With the full support of Speaker Nancy Pelosi (D-CA), House Democrats have pushed forward a bill that would transform the federal District of Columbia into a new state to be admitted into the Union.
But that isn’t going to happen so long as President Donald Trump is in office. According to the Daily Caller, the president just vowed to veto such a move should a bill ever reach his desk.
Democrats push D.C. statehood
First introduced in January of 2019 and known as H.R. 51, the Washington, D.C. Admissions Act was passed on Friday by a vote of 232-180, with not a single Republican supporting it.
The bill was introduced by Del. Eleanor Holmes-Norton (D-DC), the nonvoting representative of the district in Congress, and it would create a small new state out of the District of Columbia that would be renamed Washington, Douglass Commonwealth.
Virtually all of D.C. would be included in the new state, save for federal buildings and a thin zone around the White House, Capitol Building, National Mall, and other federal properties adjacent to those entities. Elections would swiftly be held, and the overwhelmingly liberal new state would send two new senators and one representative to Congress.
Trump pledges veto
The Daily Caller noted that Senate Majority Leader Mitch McConnell (R-KY) has already expressed his disapproval for D.C. statehood, and even told Fox News host Laura Ingraham in July of 2019 that “as long as I’m the majority leader of the Senate, none of that stuff is going anywhere.”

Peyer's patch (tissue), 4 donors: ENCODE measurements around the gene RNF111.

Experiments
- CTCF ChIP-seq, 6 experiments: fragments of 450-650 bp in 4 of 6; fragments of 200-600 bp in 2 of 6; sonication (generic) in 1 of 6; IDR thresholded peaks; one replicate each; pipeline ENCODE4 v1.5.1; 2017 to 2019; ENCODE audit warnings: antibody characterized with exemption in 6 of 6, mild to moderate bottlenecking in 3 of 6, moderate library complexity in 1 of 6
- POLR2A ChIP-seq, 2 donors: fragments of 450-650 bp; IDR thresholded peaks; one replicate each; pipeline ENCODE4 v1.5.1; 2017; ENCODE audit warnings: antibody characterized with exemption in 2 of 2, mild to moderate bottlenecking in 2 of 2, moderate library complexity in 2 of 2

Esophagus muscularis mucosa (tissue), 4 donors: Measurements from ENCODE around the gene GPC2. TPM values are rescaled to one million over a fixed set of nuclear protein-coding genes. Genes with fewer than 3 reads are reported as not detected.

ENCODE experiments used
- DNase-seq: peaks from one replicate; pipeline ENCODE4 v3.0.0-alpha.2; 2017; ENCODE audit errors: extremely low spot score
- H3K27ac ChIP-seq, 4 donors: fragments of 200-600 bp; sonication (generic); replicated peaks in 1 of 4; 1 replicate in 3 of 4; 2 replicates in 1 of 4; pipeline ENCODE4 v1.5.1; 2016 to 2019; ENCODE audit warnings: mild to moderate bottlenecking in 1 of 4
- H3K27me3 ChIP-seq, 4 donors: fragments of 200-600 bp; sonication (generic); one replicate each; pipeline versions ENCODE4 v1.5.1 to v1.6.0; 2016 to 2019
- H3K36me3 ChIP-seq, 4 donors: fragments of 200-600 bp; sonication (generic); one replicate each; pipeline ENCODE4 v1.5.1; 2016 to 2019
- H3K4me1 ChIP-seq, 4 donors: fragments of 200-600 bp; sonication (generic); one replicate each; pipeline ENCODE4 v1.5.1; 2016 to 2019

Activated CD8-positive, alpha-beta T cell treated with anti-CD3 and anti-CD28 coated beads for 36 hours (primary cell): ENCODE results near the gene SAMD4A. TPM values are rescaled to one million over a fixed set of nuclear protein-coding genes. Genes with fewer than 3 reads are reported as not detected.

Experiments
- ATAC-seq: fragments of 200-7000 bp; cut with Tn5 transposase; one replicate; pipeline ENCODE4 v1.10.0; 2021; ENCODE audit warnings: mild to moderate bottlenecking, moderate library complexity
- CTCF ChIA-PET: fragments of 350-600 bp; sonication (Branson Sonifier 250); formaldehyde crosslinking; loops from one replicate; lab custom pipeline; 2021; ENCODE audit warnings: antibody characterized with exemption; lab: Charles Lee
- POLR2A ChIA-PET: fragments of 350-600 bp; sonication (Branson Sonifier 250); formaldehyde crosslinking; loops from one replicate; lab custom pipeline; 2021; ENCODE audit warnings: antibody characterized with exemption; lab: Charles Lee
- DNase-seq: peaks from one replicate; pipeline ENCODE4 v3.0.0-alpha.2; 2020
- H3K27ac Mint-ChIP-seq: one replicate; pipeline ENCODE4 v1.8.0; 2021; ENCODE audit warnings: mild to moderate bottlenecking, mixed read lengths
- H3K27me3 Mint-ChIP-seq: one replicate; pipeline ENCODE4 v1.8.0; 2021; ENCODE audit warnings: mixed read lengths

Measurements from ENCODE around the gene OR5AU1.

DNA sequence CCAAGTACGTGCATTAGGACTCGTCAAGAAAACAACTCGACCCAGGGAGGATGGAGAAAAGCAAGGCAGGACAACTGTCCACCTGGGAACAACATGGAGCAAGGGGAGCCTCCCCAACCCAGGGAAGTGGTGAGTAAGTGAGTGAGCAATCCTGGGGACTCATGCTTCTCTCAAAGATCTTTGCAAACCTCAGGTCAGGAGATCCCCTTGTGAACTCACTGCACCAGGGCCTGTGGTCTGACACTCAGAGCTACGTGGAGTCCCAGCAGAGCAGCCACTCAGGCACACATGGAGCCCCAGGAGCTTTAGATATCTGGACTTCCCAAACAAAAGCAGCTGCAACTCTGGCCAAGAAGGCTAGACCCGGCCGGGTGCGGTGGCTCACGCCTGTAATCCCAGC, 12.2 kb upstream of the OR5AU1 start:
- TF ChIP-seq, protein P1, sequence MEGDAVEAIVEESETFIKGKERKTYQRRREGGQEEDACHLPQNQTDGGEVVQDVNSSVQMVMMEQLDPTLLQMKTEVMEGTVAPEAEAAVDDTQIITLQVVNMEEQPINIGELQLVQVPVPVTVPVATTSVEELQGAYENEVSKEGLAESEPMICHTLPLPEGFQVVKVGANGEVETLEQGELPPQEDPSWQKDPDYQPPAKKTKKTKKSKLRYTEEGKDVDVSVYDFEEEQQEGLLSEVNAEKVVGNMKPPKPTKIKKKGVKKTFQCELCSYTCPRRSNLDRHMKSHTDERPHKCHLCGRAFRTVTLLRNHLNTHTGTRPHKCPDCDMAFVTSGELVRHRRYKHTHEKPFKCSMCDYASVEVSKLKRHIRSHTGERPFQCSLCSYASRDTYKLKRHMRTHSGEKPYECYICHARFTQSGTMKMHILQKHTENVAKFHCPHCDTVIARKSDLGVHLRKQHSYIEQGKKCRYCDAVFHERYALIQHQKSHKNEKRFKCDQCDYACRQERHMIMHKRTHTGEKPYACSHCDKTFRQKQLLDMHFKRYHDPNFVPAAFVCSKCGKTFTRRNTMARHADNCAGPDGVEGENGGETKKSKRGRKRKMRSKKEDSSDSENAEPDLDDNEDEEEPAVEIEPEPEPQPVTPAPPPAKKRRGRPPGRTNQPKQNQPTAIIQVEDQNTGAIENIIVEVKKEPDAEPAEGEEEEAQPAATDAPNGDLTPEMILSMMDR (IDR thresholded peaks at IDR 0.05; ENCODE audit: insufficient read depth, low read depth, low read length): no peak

Indeed, while it has been made clear that the D.C. statehood bill is essentially dead on arrival in the Republican-controlled Senate, President Trump weighed in on the matter to join McConnell in opposition to the idea with a brief Statement of Administration Policy regarding the bill.
That statement noted that the bill was unconstitutional on its face and would be in violation of the 23rd Amendment — which granted D.C. residents the right to vote for president and vice president and granted electors to the Electoral College — not to mention other clauses within the Articles of the Constitution that defined the district’s purpose as a neutral seat of the federal government not contained within any one state, as The Boston Globe explained.
The Founding Fathers made their intentions clear in the Federalist Papers and authorized Congress to have oversight of the district in lieu of a state government.
Given all of that, the statement from the Trump administration concluded: “The constitutional vision of our Framers for our capital was sound. We should not seek to undermine that vision through unconstitutional means like H.R. 51. If H.R. 51 were presented to the President, his advisors would recommend that he veto the bill.”
As noted, this move by House Democrats is basically just symbolic, as Pelosi and others know that it has no chance of being passed by the Senate or signed into law by the president. Even if the Senate and President Trump did agree, it would take a constitutional amendment and ratification by the states for the proposal to become law, and prior efforts to achieve that threshold have failed.
Furthermore, while the approximately 700,000 residents of D.C may be in favor of obtaining statehood, a majority of citizens in the rest of the United States oppose the idea, as Politico reported last year. It simply isn’t going to happen — at least, not any time soon.